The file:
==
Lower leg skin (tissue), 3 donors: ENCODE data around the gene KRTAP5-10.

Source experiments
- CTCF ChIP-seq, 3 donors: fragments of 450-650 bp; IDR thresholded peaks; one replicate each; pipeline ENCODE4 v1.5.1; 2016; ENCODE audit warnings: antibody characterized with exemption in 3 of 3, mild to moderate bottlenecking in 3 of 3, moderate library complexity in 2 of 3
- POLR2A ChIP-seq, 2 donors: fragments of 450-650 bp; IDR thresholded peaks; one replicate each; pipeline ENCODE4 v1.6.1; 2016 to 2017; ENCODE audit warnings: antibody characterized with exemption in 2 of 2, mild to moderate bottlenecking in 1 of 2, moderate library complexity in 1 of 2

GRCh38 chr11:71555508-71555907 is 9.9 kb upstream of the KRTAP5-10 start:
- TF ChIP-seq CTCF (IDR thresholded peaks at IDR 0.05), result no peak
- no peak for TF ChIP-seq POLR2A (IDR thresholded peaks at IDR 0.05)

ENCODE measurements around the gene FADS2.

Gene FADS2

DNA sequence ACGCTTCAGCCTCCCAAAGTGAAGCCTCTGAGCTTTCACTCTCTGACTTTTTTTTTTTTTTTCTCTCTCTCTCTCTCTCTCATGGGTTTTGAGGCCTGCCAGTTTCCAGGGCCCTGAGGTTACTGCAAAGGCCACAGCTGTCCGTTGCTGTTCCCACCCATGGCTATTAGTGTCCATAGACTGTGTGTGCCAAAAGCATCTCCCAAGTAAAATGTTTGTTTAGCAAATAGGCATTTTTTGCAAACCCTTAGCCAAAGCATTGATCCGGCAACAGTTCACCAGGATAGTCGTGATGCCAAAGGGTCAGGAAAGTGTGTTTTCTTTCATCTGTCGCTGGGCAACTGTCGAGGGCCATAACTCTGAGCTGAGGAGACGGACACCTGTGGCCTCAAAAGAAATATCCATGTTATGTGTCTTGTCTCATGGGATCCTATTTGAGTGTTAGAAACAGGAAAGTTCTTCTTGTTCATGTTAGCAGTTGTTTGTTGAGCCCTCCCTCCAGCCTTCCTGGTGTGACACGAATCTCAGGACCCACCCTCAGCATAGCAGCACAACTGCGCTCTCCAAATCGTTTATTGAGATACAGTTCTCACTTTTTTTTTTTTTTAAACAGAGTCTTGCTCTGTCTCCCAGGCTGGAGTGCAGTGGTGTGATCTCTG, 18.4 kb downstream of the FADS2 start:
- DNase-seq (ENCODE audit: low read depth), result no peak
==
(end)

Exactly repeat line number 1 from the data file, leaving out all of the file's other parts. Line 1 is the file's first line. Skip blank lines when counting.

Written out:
Lower leg skin (tissue), 3 donors: ENCODE data around the gene KRTAP5-10.